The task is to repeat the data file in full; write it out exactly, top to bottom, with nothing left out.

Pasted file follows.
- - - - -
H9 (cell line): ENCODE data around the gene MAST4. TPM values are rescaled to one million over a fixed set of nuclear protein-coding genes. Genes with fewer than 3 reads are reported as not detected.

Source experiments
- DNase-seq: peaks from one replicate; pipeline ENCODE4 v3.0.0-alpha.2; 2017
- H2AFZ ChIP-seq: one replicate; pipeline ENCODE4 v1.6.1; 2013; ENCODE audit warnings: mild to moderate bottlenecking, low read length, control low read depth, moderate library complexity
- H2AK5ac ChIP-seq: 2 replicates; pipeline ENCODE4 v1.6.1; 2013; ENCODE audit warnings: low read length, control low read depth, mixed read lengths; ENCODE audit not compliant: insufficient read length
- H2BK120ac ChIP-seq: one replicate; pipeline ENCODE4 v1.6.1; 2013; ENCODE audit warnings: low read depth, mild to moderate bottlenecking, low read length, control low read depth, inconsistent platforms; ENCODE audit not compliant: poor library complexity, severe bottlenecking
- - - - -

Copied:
H9 (cell line): ENCODE data around the gene MAST4. TPM values are rescaled to one million over a fixed set of nuclear protein-coding genes. Genes with fewer than 3 reads are reported as not detected.

Source experiments
- DNase-seq: peaks from one replicate; pipeline ENCODE4 v3.0.0-alpha.2; 2017
- H2AFZ ChIP-seq: one replicate; pipeline ENCODE4 v1.6.1; 2013; ENCODE audit warnings: mild to moderate bottlenecking, low read length, control low read depth, moderate library complexity
- H2AK5ac ChIP-seq: 2 replicates; pipeline ENCODE4 v1.6.1; 2013; ENCODE audit warnings: low read length, control low read depth, mixed read lengths; ENCODE audit not compliant: insufficient read length
- H2BK120ac ChIP-seq: one replicate; pipeline ENCODE4 v1.6.1; 2013; ENCODE audit warnings: low read depth, mild to moderate bottlenecking, low read length, control low read depth, inconsistent platforms; ENCODE audit not compliant: poor library complexity, severe bottlenecking